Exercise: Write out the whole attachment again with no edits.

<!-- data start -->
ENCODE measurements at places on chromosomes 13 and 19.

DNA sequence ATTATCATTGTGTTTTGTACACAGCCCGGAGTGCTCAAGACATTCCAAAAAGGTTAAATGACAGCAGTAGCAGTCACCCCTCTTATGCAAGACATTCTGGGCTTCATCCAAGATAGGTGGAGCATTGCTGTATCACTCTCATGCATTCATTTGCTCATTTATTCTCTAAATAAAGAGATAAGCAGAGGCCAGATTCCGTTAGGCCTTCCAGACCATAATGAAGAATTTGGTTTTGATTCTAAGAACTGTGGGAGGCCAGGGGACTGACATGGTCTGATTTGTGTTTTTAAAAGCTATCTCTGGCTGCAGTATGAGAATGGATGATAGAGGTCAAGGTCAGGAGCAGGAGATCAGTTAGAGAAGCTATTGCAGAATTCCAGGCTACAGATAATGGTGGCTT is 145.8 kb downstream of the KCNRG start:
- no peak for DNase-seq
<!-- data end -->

ENCODE measurements at places on chromosomes 13 and 19.

DNA sequence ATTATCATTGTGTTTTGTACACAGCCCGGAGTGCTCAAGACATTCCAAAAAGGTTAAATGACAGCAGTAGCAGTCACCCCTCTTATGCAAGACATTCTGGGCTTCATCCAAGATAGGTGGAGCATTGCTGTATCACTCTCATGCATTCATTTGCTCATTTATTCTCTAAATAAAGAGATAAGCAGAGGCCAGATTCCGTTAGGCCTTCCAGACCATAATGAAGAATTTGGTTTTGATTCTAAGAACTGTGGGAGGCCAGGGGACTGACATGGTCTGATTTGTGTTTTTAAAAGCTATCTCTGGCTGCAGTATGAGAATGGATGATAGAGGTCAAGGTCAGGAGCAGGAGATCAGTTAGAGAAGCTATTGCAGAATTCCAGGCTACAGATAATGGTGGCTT is 145.8 kb downstream of the KCNRG start:
- no peak for DNase-seq